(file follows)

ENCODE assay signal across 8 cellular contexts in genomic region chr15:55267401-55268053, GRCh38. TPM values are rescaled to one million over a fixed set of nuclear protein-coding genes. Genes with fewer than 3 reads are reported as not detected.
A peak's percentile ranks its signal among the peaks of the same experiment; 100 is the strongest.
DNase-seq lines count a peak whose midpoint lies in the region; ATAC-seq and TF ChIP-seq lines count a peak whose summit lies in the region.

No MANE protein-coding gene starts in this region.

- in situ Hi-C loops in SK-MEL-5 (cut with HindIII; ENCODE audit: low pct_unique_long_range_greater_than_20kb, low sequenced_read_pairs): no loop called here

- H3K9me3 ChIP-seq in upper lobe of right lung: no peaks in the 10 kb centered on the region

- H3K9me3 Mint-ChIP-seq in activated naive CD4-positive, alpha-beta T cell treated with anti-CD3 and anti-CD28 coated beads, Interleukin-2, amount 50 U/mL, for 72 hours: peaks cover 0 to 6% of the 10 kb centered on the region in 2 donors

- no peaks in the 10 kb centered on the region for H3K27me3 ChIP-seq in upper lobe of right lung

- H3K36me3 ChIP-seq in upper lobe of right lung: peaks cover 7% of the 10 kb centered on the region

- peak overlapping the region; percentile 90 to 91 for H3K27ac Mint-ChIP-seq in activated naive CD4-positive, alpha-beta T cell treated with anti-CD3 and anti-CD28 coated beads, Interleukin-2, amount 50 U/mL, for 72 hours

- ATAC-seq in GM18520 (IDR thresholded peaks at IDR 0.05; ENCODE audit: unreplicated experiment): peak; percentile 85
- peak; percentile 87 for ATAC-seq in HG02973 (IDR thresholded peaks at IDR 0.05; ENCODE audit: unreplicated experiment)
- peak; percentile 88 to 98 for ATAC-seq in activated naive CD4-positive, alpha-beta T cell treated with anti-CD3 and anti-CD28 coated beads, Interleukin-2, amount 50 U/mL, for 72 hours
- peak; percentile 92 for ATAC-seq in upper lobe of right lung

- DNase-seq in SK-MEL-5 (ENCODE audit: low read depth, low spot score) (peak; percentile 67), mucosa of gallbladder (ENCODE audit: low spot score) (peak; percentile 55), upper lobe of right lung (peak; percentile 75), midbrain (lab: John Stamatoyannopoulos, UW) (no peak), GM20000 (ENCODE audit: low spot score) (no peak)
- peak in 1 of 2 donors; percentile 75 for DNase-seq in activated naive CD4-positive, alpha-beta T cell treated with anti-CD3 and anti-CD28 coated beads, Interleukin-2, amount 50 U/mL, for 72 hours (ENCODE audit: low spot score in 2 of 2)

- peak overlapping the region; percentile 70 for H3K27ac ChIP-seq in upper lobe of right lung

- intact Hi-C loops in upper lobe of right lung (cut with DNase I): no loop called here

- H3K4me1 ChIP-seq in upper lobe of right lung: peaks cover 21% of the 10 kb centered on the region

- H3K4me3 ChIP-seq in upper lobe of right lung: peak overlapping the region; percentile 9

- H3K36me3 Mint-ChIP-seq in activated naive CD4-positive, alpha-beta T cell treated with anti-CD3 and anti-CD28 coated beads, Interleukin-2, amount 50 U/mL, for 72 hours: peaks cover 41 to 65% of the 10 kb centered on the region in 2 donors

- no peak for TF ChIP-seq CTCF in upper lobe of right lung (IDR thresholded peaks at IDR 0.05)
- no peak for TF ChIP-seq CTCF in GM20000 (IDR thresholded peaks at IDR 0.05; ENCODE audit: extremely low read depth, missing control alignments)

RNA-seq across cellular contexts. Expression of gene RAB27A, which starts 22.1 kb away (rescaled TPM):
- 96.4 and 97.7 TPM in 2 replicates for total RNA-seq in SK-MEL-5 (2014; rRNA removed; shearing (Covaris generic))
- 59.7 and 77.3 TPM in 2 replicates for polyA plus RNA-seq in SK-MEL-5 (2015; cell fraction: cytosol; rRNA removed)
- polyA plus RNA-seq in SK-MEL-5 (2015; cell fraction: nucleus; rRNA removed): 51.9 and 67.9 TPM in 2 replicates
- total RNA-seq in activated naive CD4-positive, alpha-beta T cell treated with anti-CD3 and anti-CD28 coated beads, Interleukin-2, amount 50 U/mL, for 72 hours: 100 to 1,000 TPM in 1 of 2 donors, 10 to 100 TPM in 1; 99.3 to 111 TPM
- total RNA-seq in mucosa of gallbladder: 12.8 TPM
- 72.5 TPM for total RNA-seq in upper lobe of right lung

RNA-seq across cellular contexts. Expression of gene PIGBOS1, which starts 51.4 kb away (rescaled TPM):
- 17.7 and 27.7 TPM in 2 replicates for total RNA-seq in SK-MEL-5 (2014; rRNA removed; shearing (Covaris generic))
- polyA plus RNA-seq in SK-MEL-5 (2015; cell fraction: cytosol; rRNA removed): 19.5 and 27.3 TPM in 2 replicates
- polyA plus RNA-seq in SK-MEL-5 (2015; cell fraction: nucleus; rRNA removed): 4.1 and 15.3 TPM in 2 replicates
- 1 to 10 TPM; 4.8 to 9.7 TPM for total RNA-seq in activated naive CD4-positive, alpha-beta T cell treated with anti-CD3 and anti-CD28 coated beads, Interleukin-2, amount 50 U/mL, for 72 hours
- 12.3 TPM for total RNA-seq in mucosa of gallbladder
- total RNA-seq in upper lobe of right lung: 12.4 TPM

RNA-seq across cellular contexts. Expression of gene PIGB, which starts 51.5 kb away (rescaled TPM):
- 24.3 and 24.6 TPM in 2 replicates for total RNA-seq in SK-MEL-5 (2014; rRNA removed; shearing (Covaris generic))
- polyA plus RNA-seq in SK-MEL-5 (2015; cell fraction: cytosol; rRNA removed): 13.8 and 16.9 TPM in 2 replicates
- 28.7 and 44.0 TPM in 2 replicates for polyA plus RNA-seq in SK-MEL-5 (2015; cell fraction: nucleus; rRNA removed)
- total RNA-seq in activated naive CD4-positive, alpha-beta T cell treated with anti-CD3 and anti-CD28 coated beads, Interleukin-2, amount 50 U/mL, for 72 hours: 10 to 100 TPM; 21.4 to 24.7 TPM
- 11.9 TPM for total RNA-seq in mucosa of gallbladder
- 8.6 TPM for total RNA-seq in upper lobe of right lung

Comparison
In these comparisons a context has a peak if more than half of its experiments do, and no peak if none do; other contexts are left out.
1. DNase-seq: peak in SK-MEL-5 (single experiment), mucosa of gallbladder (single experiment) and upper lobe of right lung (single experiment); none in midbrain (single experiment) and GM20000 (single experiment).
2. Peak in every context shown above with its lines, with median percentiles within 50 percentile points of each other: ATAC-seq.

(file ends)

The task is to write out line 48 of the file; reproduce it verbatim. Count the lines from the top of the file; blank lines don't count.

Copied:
2. Peak in every context shown above with its lines, with median percentiles within 50 percentile points of each other: ATAC-seq.